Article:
The Edmonds-based Miss Peters & May hydroplane.

Scott and Shannon Raney and JW Meyers chose Edmonds to be the headquarters for their unlimited hydroplane race team, Unlimited Racing Group. The team was renovating the boat at an Edmonds warehouse located near Highway 99 for the upcoming season.

A levy proposal appeared to be gaining support among Edmonds City Councilmembers. Mayor Mike Cooper in March proposed a $2.26 million levy, and the Council-appointed Citizens Levy Committee came up with its own recommendations that include multiple levies targeted at specific programs, including funding $1.5 million annually in street paving projects for three years.

Edmonds’ downtown Ace Hardware store in Old Milltown announced it was liquidating its inventory immediately and closing as of June 1. The owner of the franchise talked about the chain of events that caused the closure, spurred by the inability of the building to support the weight of a hardware store.

Edmonds City Councilmember Steve Bernheim said that he would not run for re-election to his council seat and would retire after one term.

After cutting public transit service 15 percent last summer, including the elimination of Sunday and holiday service, Community Transit will slash its service an additional 20 percent  in February 2012. The culprit is sluggish sales tax revenues in the Snohomish County, the transit agency said.

Citing an Edmonds City Council that doesn’t respect — or in many cases doesn’t listen to — their concerns about lack of funding for Edmonds street and sidewalk improvements, all five citizen members of the Edmonds Transportation Committee  resigned.


The sun — and the dignitaries — came out for the official groundbreaking of a Dick’s Drive-In in Edmonds. Seven lucky Dick’s fans also donned hard hats for the celebration, chosen from among the restaurant chain’s 154,000 Facebook fans based on their answer to why they should join founder Dick Spady during the ceremony.

Edmonds volunteer extraordinaire Laura Spehar graciously accepted her award as the 2011 Citizen of the Year, an annual recognition sponsored by the Edmonds Kiwanis Club.

E-W, Meadowdale spring sports success: In tennis, the Edmonds-Woodway doubles team of Youngha and Younghan Kim placed fifth and Meadowdale singles player Alex Casper placed seventh at the state high school 4A and 3A tennis tournaments Saturday. In baseball, Edmonds-Woodway beat Puyallup but then lost to Bothell in State 4A baseball tournament action, while Meadowdale lost to Enumclaw in the first round of the 3A tourney.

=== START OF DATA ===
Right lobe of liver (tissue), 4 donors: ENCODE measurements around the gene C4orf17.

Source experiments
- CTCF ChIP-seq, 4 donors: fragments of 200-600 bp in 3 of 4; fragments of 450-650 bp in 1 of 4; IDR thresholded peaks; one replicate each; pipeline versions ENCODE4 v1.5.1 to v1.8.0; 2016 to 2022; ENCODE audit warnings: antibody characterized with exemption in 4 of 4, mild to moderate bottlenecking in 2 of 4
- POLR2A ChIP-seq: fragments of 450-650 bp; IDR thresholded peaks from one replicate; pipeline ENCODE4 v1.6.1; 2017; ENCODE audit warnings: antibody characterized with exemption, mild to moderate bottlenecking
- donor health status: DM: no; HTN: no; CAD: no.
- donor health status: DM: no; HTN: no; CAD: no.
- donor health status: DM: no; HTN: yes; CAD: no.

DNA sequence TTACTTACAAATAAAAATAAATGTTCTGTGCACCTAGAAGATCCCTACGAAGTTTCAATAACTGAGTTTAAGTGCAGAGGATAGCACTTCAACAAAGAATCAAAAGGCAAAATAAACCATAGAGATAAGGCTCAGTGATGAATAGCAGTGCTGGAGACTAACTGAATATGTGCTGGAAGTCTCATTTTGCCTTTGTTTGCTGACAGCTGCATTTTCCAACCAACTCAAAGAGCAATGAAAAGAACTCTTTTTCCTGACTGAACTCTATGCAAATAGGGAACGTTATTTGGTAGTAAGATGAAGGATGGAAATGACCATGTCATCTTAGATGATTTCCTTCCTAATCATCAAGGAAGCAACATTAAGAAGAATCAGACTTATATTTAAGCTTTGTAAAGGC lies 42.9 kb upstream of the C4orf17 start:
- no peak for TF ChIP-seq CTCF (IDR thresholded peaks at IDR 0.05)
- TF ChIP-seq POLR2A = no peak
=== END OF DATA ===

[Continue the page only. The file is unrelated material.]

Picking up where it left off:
Edmonds Mayor Mike Cooper announced that he was ordering an immediate hiring freeze to address the projected 2011 budget shortfall. Cooper said he made the decision based on the latest projections from the city’s interim finance director. “Conditions at the end of the first quarter, coupled with the recent report from the Edmonds Public Facilities District showing that we may spend up to a $300,000 over our budget this year, are cause for concern,” Cooper said.

Austin Jones

It must have been fate that Edmonds-Woodway High School first baseman Austin “Bubba” Jones was sitting in drafting class when he was drafted by the New York Yankees. The Warriors’ slugger — who batted .568 this year and helped propel E-W into the state baseball playoffs — was been drafted by the Yankees in the seventh round, number 239th overall. Jones signed with the team in July.

The Edmonds-based Hazel Miller Foundation awarded the Edmonds Chamber of Commerce a $25,000 grant to support Edmonds’ Fourth of July fireworks celebration, parade and other activities.

Chermak Construction was ranked 10th in Seattle Business Magazine’s latest ranking of 100 Best Companies to Work For. The Edmonds-based company was also named a finalist for the Puget Sound Business Journal’s 2011 Washington Best Workplaces.

Edmonds Mayor Mike Cooper gathered with a group of stakeholders to sign ordinance 3842, “Complete Streets,” into law. The new ordinance will ensure that when the City of Edmonds plans for, designs and builds new transportation projects, it will provide appropriate accommodation for everyone, including pedestrians, bicyclists and transit users.

Following an outcry from two councilmembers and some citizens, the three-hour Edmonds City Council workshop scheduled to discuss ideas for a possible November levy has been moved from City Hall’s Brackett Room back to the Council Chambers, where it can be televised.


Breaking ground for the Edmonds Way Apartments.

City of Edmonds officials and representatives of Goodman Real Estate broke ground for the largest-ever mixed-use development in Edmonds. The Edmonds Way Apartments project planned for the northwest corner of 232nd Street Southwest and the Edmonds Way, will include 89 residential living units and over 3,000 square feet of ground-level commercial space. Two buildings with three and four levels will be built on the 1.8-acre site.

The committee working to establish a Business Improvement District (BID) for Downtown Edmonds announced that it had reached 50 percent of the signatures needed before the Edmonds City Council can create a BID. In meeting its June 30 goal, the BID committee chaired by David Arista of Arista Wine Cellars remains on target to present the required number of signatures to the City Council by January 2012.The streets of